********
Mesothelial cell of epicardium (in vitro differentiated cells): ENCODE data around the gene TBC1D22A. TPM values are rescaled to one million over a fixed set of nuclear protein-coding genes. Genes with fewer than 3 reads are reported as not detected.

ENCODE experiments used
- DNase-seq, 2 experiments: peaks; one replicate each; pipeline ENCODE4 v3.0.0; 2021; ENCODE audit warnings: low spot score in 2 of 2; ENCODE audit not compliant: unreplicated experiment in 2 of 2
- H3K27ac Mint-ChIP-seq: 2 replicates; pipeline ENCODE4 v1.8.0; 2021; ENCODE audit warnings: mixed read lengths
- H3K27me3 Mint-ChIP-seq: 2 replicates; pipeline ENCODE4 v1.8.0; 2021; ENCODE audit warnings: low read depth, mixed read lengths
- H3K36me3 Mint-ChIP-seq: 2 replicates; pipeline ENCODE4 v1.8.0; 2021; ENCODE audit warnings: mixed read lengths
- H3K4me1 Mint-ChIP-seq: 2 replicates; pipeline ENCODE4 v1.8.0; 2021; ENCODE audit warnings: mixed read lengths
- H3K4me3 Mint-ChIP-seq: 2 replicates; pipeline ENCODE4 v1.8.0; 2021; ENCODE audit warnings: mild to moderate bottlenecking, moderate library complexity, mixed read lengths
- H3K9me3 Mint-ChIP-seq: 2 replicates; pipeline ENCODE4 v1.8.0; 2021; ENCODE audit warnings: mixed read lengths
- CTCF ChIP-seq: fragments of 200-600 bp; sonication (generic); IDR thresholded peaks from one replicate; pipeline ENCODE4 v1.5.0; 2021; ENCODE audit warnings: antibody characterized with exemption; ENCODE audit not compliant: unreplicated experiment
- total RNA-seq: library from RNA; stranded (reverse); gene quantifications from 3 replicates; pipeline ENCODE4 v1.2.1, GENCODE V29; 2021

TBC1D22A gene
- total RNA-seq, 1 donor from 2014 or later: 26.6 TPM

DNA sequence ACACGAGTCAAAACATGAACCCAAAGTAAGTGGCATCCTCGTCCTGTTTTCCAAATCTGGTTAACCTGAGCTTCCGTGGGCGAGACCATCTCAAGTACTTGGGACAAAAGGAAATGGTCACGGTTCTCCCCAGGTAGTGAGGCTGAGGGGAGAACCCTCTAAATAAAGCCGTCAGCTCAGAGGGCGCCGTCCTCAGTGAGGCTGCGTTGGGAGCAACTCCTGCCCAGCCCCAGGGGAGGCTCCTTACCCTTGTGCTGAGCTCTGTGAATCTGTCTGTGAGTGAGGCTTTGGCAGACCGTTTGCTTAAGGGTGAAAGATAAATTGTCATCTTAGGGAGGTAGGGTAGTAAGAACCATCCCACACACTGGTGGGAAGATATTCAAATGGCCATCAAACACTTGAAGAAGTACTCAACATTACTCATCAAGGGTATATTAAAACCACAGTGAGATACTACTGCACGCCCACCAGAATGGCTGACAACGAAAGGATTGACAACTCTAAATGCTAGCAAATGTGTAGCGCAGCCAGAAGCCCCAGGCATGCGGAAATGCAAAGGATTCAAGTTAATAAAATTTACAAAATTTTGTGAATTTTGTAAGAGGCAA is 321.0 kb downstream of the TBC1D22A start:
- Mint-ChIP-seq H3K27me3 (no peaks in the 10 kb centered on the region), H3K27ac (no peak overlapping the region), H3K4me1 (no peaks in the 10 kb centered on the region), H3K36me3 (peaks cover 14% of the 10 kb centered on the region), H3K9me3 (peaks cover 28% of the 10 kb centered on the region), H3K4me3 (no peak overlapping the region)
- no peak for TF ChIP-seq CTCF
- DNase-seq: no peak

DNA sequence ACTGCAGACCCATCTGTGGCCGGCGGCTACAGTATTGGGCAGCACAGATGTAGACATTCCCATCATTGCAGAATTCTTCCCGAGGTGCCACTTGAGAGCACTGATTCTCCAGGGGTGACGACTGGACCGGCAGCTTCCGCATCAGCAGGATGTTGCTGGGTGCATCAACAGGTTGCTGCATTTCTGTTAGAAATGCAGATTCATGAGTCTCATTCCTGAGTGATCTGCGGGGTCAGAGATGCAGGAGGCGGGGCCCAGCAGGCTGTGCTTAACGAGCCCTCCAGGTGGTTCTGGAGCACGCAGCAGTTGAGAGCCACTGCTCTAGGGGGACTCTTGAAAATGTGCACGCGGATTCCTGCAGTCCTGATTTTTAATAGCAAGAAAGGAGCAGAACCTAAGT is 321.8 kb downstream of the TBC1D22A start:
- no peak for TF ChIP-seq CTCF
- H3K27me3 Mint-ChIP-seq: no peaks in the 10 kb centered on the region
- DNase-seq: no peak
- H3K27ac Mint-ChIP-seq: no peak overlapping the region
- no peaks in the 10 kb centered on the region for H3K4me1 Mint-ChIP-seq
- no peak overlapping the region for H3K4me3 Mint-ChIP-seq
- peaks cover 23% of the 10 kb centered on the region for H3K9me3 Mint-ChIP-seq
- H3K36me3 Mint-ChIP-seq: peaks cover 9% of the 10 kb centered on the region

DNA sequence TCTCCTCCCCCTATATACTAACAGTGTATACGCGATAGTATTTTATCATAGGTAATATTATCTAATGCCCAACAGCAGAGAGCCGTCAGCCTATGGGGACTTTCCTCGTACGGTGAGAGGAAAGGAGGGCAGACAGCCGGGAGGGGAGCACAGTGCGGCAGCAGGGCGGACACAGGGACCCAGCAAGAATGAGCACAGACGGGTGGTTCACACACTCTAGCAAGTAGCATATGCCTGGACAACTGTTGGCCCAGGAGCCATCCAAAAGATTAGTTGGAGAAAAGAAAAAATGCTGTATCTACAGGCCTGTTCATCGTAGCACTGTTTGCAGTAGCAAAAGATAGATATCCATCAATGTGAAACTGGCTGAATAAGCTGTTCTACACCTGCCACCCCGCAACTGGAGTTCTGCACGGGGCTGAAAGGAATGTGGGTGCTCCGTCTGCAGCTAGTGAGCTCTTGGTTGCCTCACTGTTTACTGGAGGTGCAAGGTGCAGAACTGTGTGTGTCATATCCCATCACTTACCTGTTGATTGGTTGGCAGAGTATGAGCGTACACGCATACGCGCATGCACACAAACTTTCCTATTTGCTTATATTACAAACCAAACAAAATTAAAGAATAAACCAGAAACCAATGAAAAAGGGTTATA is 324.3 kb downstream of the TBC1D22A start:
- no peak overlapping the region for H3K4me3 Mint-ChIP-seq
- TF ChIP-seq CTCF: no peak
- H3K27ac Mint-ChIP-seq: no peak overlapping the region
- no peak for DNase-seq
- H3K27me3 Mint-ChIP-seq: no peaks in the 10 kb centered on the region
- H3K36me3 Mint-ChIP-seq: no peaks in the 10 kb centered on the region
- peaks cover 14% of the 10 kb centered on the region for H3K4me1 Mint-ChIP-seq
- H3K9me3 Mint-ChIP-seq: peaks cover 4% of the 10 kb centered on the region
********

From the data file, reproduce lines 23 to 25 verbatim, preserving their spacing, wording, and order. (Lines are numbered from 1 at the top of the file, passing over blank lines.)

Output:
- no peaks in the 10 kb centered on the region for H3K4me1 Mint-ChIP-seq
- no peak overlapping the region for H3K4me3 Mint-ChIP-seq
- peaks cover 23% of the 10 kb centered on the region for H3K9me3 Mint-ChIP-seq